Translation Opportunities Beyond the Written Word

Posted on December 22, 2016 By


Video translation is booming.  Here, LINGUIST looks at what’s driving its remarkable growth and how translators can leverage its potential.

Much of the today’s online content comes in the form of video, which by 2020 is projected to account for 82% of all internet traffic, up from 70% in 2015. With many companies doing business globally, a lot of this content needs to be localised and translated to suit different cultures.

Much of this video content is on YouTube, which, as early as 2013, prompted the comparison that if it were a country — with its one billion netizens — it would be the third most populated, after China and India. These days, 80% of YouTube traffic is generated outside the United States.

As massive as YouTube is, though, multimedia content exists elsewhere as well. Video games, for instance, are highly lucrative for translators who have a good feel of the local gaming culture. Their work can be invaluable for the translations and cultural references needed to maintain the feel of the game while increasing its appeal to local gamers. It is very challenging work and involves a healthy collaboration among translators, editors, marketers, and developers.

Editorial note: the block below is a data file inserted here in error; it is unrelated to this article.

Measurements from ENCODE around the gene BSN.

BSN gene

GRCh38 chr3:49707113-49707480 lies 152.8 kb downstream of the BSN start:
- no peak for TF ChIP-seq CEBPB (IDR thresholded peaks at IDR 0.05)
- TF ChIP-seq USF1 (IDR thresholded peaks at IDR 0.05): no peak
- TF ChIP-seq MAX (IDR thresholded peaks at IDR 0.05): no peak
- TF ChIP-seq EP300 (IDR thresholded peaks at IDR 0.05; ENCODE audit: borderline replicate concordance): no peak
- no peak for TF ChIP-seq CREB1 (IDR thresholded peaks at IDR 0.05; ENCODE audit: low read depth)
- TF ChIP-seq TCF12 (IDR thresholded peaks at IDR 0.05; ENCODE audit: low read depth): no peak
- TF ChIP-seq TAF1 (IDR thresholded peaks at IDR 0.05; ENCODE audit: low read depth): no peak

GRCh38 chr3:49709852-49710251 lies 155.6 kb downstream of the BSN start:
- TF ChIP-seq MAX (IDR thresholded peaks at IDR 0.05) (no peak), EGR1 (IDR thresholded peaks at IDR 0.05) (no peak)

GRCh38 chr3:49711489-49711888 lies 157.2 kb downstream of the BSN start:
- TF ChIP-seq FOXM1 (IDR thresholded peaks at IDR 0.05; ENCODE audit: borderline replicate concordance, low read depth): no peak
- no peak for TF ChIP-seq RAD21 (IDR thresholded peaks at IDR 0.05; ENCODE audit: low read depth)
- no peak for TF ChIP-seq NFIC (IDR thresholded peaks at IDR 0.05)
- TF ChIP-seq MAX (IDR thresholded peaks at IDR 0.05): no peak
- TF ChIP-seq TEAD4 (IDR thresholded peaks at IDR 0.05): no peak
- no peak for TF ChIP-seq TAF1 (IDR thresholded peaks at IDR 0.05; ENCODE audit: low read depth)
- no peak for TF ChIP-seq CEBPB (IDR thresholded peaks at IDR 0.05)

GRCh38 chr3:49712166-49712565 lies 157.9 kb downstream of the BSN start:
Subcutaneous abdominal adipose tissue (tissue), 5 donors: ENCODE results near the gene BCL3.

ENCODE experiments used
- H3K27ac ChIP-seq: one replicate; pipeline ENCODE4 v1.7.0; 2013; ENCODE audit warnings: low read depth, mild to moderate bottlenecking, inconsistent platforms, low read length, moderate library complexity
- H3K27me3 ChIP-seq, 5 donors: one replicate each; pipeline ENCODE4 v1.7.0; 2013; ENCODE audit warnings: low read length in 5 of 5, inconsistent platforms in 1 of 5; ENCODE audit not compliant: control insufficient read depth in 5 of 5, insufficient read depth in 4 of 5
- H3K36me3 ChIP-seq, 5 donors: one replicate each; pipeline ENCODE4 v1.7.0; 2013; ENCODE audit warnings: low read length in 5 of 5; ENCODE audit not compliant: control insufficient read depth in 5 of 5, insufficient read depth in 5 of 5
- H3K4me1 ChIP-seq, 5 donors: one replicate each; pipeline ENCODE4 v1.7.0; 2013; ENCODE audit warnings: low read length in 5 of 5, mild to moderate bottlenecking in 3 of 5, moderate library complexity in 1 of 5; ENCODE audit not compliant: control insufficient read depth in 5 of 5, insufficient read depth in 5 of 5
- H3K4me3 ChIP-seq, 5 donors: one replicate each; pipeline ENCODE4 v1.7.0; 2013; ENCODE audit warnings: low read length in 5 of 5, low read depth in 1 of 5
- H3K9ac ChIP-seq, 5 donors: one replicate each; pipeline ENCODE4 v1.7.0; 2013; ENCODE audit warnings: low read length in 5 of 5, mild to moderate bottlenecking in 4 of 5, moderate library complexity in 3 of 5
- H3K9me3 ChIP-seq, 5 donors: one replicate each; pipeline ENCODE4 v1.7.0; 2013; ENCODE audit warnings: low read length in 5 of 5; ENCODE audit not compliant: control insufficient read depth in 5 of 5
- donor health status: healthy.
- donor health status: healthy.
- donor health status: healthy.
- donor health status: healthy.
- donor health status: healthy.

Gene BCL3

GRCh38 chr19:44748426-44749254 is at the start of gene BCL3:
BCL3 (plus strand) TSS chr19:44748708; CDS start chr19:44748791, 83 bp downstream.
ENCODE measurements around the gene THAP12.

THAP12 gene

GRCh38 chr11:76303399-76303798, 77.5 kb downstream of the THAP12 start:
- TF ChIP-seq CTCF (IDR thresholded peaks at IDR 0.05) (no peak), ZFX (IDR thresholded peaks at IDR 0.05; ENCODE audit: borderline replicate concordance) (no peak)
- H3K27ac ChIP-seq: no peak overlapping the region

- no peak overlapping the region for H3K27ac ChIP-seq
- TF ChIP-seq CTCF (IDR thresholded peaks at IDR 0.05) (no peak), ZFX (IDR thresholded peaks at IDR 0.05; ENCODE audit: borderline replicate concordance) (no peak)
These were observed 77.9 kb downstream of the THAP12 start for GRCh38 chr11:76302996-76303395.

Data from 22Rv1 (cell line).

Going beyond videos as entertainment and recreation, many of today’s education and training organisations also use localised video and multimedia materials in their programs. With the goal of delivering course content that reflects the region or country where it will be delivered, many providers work closely not only with trainers, but also with translators.

Responding to this ever-growing need for localised content, production companies now offer localisation services for corporate training videos, games, training courses, and advertisements.

These developments present a large number of viable business possibilities for translators. There are exciting opportunities to expand translation services to include voice-overs, dubbing, script translations of source text, subtitling, localised on-screen text, and overall cultural assessment of multimedia content. The opportunities are both plentiful and varied.

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